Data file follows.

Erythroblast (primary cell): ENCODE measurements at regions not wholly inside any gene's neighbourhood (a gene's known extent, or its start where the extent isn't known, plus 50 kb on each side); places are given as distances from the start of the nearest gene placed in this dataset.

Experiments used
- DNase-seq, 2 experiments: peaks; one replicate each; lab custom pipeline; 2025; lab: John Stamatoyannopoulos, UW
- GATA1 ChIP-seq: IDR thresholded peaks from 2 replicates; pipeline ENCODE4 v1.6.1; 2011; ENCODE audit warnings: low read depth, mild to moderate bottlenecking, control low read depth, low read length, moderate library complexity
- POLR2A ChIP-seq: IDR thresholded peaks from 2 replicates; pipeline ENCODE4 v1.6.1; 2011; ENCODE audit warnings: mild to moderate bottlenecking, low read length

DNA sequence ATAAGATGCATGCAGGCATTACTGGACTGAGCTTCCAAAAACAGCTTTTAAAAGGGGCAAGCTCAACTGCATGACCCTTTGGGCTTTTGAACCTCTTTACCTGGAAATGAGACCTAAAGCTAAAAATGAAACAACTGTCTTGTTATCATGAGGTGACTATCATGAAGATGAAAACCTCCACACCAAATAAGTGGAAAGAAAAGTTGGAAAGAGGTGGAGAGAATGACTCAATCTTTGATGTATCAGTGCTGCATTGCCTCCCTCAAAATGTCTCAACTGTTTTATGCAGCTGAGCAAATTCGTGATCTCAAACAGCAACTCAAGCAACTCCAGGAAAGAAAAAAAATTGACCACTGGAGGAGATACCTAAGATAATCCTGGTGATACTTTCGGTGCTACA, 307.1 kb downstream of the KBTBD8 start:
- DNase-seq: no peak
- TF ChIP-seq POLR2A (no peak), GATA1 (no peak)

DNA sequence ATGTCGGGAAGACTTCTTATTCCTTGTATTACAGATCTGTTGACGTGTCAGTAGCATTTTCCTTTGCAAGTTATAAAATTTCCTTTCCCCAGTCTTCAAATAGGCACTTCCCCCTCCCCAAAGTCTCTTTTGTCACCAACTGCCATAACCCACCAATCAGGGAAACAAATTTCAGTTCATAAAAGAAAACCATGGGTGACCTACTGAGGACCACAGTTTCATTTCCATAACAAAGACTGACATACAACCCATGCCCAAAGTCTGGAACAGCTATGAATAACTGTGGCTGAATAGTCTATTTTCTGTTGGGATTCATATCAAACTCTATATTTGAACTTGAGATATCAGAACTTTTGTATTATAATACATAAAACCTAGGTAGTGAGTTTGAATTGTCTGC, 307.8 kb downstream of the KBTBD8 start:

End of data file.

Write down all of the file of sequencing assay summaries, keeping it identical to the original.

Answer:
Erythroblast (primary cell): ENCODE measurements at regions not wholly inside any gene's neighbourhood (a gene's known extent, or its start where the extent isn't known, plus 50 kb on each side); places are given as distances from the start of the nearest gene placed in this dataset.

Experiments used
- DNase-seq, 2 experiments: peaks; one replicate each; lab custom pipeline; 2025; lab: John Stamatoyannopoulos, UW
- GATA1 ChIP-seq: IDR thresholded peaks from 2 replicates; pipeline ENCODE4 v1.6.1; 2011; ENCODE audit warnings: low read depth, mild to moderate bottlenecking, control low read depth, low read length, moderate library complexity
- POLR2A ChIP-seq: IDR thresholded peaks from 2 replicates; pipeline ENCODE4 v1.6.1; 2011; ENCODE audit warnings: mild to moderate bottlenecking, low read length

DNA sequence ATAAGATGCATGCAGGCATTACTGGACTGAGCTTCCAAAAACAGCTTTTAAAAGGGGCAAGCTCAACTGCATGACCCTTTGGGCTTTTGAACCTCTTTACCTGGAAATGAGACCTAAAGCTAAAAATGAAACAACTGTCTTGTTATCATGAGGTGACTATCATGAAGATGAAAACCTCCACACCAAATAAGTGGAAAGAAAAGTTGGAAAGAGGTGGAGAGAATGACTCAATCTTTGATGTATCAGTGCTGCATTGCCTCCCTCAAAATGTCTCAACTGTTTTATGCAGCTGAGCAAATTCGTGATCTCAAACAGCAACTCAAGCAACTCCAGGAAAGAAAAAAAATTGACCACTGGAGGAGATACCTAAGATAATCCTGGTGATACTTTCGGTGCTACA, 307.1 kb downstream of the KBTBD8 start:
- DNase-seq: no peak
- TF ChIP-seq POLR2A (no peak), GATA1 (no peak)

DNA sequence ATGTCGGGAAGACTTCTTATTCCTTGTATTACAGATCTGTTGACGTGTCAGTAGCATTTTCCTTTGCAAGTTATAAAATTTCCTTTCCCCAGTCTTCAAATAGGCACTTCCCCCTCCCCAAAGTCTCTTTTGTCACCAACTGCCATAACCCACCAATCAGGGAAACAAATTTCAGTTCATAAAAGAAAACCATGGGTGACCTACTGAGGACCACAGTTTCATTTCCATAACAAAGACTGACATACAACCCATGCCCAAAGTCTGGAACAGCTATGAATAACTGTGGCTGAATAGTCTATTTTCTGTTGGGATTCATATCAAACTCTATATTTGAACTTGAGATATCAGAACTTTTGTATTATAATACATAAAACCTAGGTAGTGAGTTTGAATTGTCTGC, 307.8 kb downstream of the KBTBD8 start: